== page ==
John C. Bogle, the founder of the Vanguard Group and the father of the index fund, has died at age 89.
Bogle founded Vanguard in Malvern, Penn. in 1974 and soon launched the very first index fund two years later, which tracked the S&P 500 and revolutionized investing.
He once put it in a nutshell: "Don't look for the needle in the haystack. Just buy the haystack."
The concept of the index mutual fund was born in Bogle’s senior thesis at Princeton, from which he graduated in 1951.
While commonplace today, the index fund was nothing short of paradigm-shifting financial innovation at the time, and throughout the years Bogle’s central thesis — that you can’t guarantee beating the market, but you can guarantee beating prices — has been accepted.
“In his early years, Jack was frequently mocked by the investment-management industry,” wrote Warren Buffett in his 2016 letter to shareholders. “Today, however, he has the satisfaction of knowing that he helped millions of investors realize far better returns on their savings than they otherwise would have earned. He is a hero to them and to me."
Bogle’s Vanguard has amassed over $5 trillion in assets, and it’s brand is often associated with the massive flow from active to passive investing. But Bogle, who ran Vanguard as a cooperative — if you own a share, you own a piece of Vanguard — did not take the Buffett path to billions, something which Buffett himself noted. Under this structure, money that could have flowed into Bogle’s own pockets flowed instead into making investing next to free.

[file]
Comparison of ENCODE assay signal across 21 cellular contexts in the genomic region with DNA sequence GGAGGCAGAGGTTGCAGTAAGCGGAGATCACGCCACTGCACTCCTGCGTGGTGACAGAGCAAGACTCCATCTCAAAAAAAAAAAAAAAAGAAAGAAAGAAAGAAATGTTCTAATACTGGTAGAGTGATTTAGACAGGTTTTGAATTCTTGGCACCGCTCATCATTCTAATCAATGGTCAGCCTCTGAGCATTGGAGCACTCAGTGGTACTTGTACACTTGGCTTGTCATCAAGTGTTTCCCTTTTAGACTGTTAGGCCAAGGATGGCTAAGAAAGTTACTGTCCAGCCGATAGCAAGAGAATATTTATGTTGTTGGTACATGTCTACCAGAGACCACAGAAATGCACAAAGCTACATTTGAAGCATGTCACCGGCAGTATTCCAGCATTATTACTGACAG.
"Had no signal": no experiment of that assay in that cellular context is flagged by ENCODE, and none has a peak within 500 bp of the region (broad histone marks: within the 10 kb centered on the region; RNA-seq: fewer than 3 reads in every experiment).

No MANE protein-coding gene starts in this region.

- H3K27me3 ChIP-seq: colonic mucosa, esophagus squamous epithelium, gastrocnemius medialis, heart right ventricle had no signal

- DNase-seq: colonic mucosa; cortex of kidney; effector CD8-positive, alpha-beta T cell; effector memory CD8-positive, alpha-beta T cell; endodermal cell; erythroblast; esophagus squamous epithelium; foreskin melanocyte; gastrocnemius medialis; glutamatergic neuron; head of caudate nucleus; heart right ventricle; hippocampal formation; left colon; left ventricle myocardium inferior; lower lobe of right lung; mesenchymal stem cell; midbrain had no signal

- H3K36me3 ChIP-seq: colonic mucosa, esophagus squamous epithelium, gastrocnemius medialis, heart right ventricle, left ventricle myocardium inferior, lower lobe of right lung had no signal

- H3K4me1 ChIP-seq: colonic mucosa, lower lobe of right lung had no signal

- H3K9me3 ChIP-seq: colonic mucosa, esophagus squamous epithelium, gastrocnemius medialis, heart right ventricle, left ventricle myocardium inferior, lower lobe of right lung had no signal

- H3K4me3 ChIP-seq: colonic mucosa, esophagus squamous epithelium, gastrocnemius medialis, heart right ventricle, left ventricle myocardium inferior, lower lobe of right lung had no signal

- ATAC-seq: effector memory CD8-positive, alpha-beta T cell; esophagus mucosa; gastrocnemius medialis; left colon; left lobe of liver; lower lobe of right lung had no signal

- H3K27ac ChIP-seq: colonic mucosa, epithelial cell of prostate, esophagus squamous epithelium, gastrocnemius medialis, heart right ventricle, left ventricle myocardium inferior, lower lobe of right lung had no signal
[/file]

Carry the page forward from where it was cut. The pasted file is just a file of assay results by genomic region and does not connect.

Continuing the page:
“For decades, Jack has urged investors to invest in ultra-low-cost index funds. In his crusade, he amassed only a tiny percentage of the wealth that has typically flowed to managers who have promised their investors large rewards while delivering them nothing — or, as in our bet, less than nothing – of added value,” wrote Buffett.
"If a statue is ever erected to honor the person who has done the most for American investors, the handsdown choice should be Jack Bogle,” he said.
Bogle retired in 1996 but his fingerprints are all over the investing community. Vanguard’s Total Stock Market funds, for which he advocated sharply for in his articles and books, are the standard go-to investing picks for robo advisors, and his offerings have been copied by countless companies.
Investors have poured out of active management into Bogle’s passive index funds. Buffett even wagered $1 million that an S&P 500 index fund would beat five hedge funds picked by Protégé Partners.
The S&P 500 index fund, Bogle’s brainchild, won by a longshot. “Let me emphasize that there was nothing aberrational about stock-market behavior over the ten-year stretch,” Buffett noted in a letter to shareholders.
Bogle frequently spoke sharply about financial managers who accepted large fees for subpar performance, making enemies along the way. One criticism often thrown at him: what if everyone ditched ditched active investing and simply bought his products?
“If everybody indexed, the only word you could use is chaos, catastrophe,” he said. “Now, what are the chances of everybody indexing? It’s zero.”